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An introduction to ergodic theory - Walters P.

Walters P. An introduction to ergodic theory - London, 1982. - 251 p. Previous << 1 .. 62 63 64 65 66 67 < 68 > 69 70 71 72 73 74 .. 99 >> Next Pkoof. Let {Bu..., ðÆð¢Ðä} be a subcover of p with minimal caroinality. For each /3A-, e a with A{ 2 Bh Therefore {ðø,, . , AS(P)] covers X and is a subcover of a. Thus N(a) < N(P). Ôûí
(4) H(avP)<H(u) + H(P).
Proof. Let {Ax,... ,/4W(j)} be a subcover of a of minimal cardinality, and {Bt,..., ðÆð¢Ðä} be a subcover of p of minimal cardinality. Then
(5) If T:X -Ôû║ X is a continuous map then H(T ÔÇÿa) < H(a). If T is also surjective then H(T~la) = ð»(ð░).
Proof. If {At,..., AN(a)} is a subcover of a of minimal cardinality then {T~lAu ..., T~lANM} is a subcover of T-Ia, so N(T~1a) < N(ot). If T is surjective and {T is a subcover of T ÔÇÿa of minimal
cardinality then {Ax,... ,/4WT_ia)} also covers A' so N{a) < N(T~la). Ôûí
Theorem 7.1. If a is an open cover of X and T:X ÔÇö> X is continuous then w lim^O/n^V^o ðó~ÔÇÿð░) exists.
Proof. Recall that if we set
We h ive
{A; n Bj-ðø ┬ú i < N(a), 1 <j<N(p)} is a subcover of a v p, so N(a v p) < N(x)N{P).
Ôûí
166
7 Topological Entropy
then by Theorem 4.9 it suffices to show that
aÔÇ× + k┬úaÔÇ× + ak fork, n > 1.
We have
(n + k- 1
V T~ÔÇÿx
f = o
< V T~ÔÇÿxj + H (Ðé~ð┐ V by Remark (4)
<aÔÇ× + ak by Remark (5). Ôûí
Definition 7.5. If a is an open cover of X and T:X -* X is a continuous map then the entropj of T relative to n is given by:
1 (n~1 h(T, a) = lim - Hi \f T~ÔÇÿa
n-tc fl \i=0
Remarks
(6) h(T, a) > 0 by (J).
(7) a < p then h(T, a.) < ðªðó, p).
Proof. If a < /? then \/"=o T~'x < \/;=ð¥ T~ÔÇÿp, so by (3) we have that ð»(\/"=ð¥ T~\a) < H(V?=o T~% Hence h(T. a) < h(T, /?). Ôûí
Note thal if /? s a finite subcover of a then ð░ < p so then ðªðó, a) < ðªðó, P).
(8) h(T,a) < H(a).
Proof. By (4) we have
h(V T-'x) < ÔÇØl ð®ðó- ÔÇÿa)
\i = 0 J i = 0
< n Ôûá H(a) by (5). Ôûí
Definition 7.6. If T:X -*X is continuous, the topological entropy of T is given by:
h(T) = sup /ð│(ðó,ð░)
a
where a ranges over all open covers of X.
Remarks
(9) ðªðó) >0.
(10) In the definition of h(T) one can take the supremum over finite open covers of X. This follows from (7).
\$7.1 Definition Using Open Com rs
167
(11) h(l) = 0 where I is the identity map of X.
(12) If Y is a dosed subset of X and TY = ðú then /i(T| ðú) < h(T).
The next result shows that topological entropy is an invariant of topological conjugacy.
Theorem 7.2. If Xj, X2 aie compact spacts and T^.X,ÔÇö*X; are continuous jor i = 1, 2, and if Ðä:ðÑ1 -┬╗ X2 is a continuous map with ÐäðÑ\ =┬╗ A'-, and ÐäðóÐà = ðó2Ðä then h(Tt) > h(T2). If Ðä is a homeomorphism then h(Tx) = h(T2).
Proof. Let a be an open cover of X2. Then ft(T2,oc) = limitf^V
= \im-ð¢( Ðä~1"\/ T2'a) by (5) n n \ i=0 J
= lim-#f\/ Ðä~1ðó2,Ðà\
" n \f= ð¥ /
= lim - ð¢( V ðó^Ðä-'ð░)
" ð╝ Vi = ð¥ J
= h(TÔÇ× Ðä-~' a).
Hence h(T2) < k(Tt). If Ðä is a homeomorphism then Ðä~1ðóð│ = ðóÐàÐä~1 so, by the above, MTj) < /i(T2). Ôûí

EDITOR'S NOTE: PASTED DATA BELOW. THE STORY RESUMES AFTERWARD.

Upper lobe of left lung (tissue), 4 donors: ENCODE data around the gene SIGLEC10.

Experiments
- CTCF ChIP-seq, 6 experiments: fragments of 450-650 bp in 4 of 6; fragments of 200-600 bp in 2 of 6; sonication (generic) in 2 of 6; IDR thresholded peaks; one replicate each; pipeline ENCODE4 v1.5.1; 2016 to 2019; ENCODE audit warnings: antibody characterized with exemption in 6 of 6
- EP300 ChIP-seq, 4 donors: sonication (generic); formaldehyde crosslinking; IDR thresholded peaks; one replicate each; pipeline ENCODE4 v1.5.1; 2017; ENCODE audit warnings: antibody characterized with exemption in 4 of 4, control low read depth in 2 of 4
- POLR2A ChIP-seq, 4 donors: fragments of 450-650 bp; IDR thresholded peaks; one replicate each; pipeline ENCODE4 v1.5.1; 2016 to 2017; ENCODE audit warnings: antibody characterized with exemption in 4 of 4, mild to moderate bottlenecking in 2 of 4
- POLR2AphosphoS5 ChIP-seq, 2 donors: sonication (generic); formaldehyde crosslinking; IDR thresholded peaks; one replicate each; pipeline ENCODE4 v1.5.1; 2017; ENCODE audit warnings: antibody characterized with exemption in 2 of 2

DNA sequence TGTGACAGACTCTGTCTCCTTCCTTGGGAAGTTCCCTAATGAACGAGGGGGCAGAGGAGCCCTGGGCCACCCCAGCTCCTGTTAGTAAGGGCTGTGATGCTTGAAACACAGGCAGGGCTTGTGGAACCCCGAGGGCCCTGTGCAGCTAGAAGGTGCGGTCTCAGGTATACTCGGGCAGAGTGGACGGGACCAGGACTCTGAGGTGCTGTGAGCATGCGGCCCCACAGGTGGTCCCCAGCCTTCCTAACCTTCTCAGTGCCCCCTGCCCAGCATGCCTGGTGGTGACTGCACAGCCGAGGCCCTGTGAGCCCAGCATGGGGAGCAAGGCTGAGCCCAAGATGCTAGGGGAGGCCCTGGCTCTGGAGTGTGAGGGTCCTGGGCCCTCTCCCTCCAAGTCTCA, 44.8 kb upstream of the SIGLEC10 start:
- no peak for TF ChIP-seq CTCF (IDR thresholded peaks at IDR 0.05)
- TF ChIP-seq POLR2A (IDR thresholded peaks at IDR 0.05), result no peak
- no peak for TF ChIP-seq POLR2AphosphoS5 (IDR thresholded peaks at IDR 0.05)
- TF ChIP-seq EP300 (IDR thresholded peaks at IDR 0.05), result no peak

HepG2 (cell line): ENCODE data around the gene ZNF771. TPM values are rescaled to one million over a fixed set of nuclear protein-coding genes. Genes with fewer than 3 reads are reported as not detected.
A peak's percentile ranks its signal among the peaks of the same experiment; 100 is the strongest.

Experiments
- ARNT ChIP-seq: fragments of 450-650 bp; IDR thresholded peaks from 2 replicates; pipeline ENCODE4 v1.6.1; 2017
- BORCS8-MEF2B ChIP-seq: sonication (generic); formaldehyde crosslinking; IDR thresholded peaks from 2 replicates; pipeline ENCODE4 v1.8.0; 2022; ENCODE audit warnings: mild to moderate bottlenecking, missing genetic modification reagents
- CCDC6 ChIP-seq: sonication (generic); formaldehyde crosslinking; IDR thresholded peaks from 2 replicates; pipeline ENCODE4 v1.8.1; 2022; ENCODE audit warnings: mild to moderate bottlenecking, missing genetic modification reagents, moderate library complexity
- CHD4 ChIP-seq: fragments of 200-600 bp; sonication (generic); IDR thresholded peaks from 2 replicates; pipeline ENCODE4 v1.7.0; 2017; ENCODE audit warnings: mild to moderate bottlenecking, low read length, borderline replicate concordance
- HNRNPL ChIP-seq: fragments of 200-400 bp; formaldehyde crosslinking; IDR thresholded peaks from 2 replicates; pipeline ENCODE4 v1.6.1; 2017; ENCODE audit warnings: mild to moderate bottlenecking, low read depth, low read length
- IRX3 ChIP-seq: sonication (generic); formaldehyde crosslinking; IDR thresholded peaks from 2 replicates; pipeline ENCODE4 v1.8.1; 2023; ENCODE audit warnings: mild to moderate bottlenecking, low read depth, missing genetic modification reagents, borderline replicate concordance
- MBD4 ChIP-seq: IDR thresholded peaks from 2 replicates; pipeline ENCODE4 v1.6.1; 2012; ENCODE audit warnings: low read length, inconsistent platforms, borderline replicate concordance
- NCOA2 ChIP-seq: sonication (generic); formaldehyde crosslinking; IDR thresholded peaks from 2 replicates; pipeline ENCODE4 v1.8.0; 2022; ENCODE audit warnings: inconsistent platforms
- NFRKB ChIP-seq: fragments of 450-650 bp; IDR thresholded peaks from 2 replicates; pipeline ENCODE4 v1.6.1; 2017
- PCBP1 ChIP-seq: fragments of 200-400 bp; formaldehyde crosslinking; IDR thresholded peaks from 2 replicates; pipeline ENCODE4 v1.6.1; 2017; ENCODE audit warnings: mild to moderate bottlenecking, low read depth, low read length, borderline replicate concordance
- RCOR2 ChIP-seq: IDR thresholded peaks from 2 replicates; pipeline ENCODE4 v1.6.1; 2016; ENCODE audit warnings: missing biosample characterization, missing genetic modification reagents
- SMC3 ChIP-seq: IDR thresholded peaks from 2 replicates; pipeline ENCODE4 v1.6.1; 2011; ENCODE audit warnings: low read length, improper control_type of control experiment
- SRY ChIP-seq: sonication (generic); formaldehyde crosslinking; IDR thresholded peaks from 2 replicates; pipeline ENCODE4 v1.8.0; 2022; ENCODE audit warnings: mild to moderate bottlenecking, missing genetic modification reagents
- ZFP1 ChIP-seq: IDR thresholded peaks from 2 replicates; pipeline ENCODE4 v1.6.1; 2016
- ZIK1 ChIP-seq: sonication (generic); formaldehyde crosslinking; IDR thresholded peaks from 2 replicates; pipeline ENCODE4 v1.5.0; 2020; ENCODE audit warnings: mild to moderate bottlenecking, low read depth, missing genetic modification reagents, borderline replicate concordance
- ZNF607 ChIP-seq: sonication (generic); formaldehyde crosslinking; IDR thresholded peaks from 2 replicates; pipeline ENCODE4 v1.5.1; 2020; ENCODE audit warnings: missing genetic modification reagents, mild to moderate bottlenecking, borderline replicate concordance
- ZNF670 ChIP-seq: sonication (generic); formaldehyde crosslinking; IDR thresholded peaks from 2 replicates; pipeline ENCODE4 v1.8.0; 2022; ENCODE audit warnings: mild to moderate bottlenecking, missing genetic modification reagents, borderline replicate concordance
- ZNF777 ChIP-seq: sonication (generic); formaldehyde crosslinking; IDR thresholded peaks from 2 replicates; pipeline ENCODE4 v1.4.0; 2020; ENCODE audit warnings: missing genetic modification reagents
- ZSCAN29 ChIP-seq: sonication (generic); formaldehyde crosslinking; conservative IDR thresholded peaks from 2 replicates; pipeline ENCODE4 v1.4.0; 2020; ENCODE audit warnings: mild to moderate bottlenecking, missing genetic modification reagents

In the next section we shall give a definition of lt{T) that does not require X to be compact and we shall prove properties of h(T) in this more general setting. However, one result that is false when X is not compact is the following.
Theorem 7.3. If T: X -* X is a homeomorphism of a compact space X then h(T) = h(T-i).
Proof
h(T,a) = lim - H^\f T~
= lim ^ ^T"'1 ^ \/ T"ia)j by Remark (5)
= h(T-\a). Ôûí
168
7 Topnlogical Entropy
┬º7.2 BowenÔÇÖs Definition
In this section we give the definition of topological entropy using separating and spanning sets This was done by Dinaburg ar.d by Bowen but Howj;n also gave the definition v hen the space X is not compact and this will prove useful later. We shall give the definition when X is a metric sp-ice but the definition can easily be formulated when X is a uniform space.
In this section (X,d) is ÔûáÔÇÖ metric space, not necessarily compact. The open ball centre v radius r u .. be denoted by B(.x;r), and the closed ball by B(x; r). We shall define topological entropy for uniformly continuous maps T:X -┬╗ X. The space of all uniformly continuous maps of the metric space (X, d) will be denoted by UC{X, d). Our definitions will depend on the metric d on X; we shall see later what the dependence on d is.
Throughout this section T will denote a fixed member of UC(X,d). If n is a natural number we can define a new metric dÔÇ× on X by dÔÇ×(x, y) = max0Sl┬úÔÇ×_, d(TÔÇÿ{x), TÔÇÿ( v)). (The notation does not show the dependence on T.) The open ball centre x and radius r in the metric dÔÇ× is pl'=o T_,B(T'x; r).
Definition 7.7. Let ð╗ be a natural number, e > 0 and let ðÜ be a compact subset of X. A subset F of X is said to (ð©, e) span ðÜ with respect to T if Vx e ðÜ 3Ðâ e F wi* h dÔÇ×{x, _y) < e. (i.e.
K <= U "ð┐ ðó~%ðôÐâ,ðÁ)).
yeF i= 0
Definition 7.8. If n is a natural number, Ðü > 0 and ðÜ is a compact subset of X let rÔÇ×(c, K) denote the smallest cardinality of any (n, e)-spanning set for ðÜ with respect to T. (If we need to emphasise T we shall write ð│ð©(ð║. ðÜ, T).)
Remarks
(1) Clearly rjf., K) < oo because the compactness of ðÜ implies the covering of ðÜ by the open sets P?=o T~'B(TÔÇÿx;e), xeX, has a finite subcover. Previous << 1 .. 62 63 64 65 66 67 < 68 > 69 70 71 72 73 74 .. 99 >> Next